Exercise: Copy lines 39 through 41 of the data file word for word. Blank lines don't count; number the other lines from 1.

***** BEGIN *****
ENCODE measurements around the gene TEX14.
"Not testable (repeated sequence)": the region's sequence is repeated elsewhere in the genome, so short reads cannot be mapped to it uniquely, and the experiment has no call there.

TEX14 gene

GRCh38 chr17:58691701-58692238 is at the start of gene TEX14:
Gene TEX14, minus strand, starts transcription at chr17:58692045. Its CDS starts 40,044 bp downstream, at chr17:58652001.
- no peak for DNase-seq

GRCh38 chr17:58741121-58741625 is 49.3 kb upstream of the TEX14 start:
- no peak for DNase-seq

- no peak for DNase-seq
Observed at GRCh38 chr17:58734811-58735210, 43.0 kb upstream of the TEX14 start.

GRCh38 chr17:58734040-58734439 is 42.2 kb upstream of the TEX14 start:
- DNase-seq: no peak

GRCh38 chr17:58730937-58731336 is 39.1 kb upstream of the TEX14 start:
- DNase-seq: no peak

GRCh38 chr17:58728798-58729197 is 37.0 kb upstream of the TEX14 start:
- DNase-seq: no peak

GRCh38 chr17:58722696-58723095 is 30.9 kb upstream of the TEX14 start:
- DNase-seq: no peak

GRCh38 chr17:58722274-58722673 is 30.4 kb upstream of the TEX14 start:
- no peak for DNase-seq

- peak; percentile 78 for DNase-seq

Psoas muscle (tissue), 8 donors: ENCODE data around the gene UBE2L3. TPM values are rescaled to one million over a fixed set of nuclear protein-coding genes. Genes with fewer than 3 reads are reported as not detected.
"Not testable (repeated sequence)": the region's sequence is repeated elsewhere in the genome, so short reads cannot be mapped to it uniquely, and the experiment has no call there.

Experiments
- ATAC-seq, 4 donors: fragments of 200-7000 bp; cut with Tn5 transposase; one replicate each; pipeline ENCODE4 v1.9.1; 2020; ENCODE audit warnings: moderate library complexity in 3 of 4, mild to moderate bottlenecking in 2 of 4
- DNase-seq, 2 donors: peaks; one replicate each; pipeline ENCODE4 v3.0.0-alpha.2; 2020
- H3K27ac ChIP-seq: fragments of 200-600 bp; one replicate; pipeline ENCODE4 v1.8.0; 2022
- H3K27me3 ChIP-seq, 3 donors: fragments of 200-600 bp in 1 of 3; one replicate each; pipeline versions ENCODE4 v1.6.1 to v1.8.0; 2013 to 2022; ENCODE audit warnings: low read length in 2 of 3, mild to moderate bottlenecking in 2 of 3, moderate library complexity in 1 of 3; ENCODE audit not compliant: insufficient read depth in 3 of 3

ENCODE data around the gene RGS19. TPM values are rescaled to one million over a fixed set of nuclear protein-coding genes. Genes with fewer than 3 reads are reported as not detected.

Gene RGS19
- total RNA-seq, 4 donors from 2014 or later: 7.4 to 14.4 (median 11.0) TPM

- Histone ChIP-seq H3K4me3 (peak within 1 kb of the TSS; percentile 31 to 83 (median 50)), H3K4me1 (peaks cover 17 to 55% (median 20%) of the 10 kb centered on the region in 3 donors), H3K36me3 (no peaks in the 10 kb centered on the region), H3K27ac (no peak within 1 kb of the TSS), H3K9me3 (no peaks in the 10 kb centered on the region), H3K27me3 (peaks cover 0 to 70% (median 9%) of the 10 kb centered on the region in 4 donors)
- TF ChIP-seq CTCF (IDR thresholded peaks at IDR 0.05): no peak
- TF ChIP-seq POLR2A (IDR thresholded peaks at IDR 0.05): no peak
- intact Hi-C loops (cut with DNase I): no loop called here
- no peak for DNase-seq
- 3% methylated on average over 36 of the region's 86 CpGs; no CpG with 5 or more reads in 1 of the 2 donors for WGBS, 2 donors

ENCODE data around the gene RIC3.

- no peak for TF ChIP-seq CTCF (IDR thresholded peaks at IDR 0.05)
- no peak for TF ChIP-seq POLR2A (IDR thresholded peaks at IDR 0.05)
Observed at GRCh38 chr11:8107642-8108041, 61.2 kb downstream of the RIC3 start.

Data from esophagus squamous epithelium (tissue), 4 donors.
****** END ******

- no peak for TF ChIP-seq CTCF (IDR thresholded peaks at IDR 0.05)
- no peak for TF ChIP-seq POLR2A (IDR thresholded peaks at IDR 0.05)
Observed at GRCh38 chr11:8107642-8108041, 61.2 kb downstream of the RIC3 start.